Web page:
Kids Count Report: Poverty Increasing For Michigan, Detroit Kids

An annual report examining the living conditions for children across Michigan finds high poverty rates satewide, and even bleaker news for kids living in the city of Detroit.

The most recent Kids Count in Michigan Data Book shows a 13 percent jump in the number of kids living in poverty in the city between 2005 and 2009. It also finds that more than 80 percent of children in Detroit Public Schools now qualify for free student lunches.

Jane Zehnder-Merrell, the study's project director at the Michigan League for Human Services, told HuffPost children in both Detroit and around the state are suffering the impacts of the long recession.

"The general situation [in Detroit] pretty much mirrors what's happening in Michigan in terms of trends, [but] the level of economic distress in the city is much more acute than the state as a whole," Zehnder-Merrell said.

About 51 percent of Detroit children age 17 and under were living in poverty, more than double Michigan's childhood poverty rate of 22 percent, according to Kids Count's most recent statistics from 2009.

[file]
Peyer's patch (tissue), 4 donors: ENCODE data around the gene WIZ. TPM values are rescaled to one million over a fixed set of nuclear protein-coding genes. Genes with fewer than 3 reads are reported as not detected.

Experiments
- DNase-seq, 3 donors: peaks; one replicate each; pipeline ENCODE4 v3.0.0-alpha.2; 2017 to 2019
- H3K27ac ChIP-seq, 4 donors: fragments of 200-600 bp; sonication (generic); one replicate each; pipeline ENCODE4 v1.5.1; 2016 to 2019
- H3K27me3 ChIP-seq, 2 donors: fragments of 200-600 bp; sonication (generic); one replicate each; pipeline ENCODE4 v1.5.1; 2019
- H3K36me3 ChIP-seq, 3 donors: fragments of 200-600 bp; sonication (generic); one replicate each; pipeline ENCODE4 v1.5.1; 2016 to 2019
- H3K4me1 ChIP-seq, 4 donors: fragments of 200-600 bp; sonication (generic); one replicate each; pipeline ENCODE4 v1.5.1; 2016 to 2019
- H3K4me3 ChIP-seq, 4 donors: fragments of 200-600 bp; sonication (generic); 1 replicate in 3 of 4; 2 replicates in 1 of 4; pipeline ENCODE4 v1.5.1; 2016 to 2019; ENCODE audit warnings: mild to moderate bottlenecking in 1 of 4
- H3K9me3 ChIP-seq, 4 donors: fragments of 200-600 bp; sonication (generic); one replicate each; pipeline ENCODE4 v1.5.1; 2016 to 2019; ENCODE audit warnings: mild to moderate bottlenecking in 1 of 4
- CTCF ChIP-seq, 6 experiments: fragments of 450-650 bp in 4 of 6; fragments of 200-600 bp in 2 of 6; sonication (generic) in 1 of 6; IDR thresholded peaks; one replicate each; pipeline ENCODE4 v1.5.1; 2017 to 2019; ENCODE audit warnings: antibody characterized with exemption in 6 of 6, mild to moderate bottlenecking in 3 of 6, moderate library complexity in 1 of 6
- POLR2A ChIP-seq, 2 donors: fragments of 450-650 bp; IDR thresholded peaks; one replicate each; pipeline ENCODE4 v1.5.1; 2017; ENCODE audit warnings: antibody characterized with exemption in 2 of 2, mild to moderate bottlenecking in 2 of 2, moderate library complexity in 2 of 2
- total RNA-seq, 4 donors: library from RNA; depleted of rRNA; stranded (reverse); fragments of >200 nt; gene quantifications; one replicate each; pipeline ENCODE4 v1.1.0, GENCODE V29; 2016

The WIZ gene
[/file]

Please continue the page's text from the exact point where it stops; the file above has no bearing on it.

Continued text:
Conditions for Detroit kids did show some signs of improvement.

The rate of confirmed victims of abuse and/or neglect improved by 5 percent with a rate of 16 victims per 1,000 children, compared with the statewide rate of 14 per 1,000. The city also experienced a 25 percent decline in the rate of child deaths over the past decade. In 2009, 318 children up to age 14 died, down from 471 in 2000.

Zehnder-Merrell said although these improvements are somewhat encouraging, the statistics are still troubling.

"We're looking at rates [for Detroit] that are substantially higher than the state as a whole, so it speaks to how important the urban agenda should be in terms of targeting programming to our hard hit cities," she said.

Statistics from the annual data book are available from from the Michigan League for Human Services.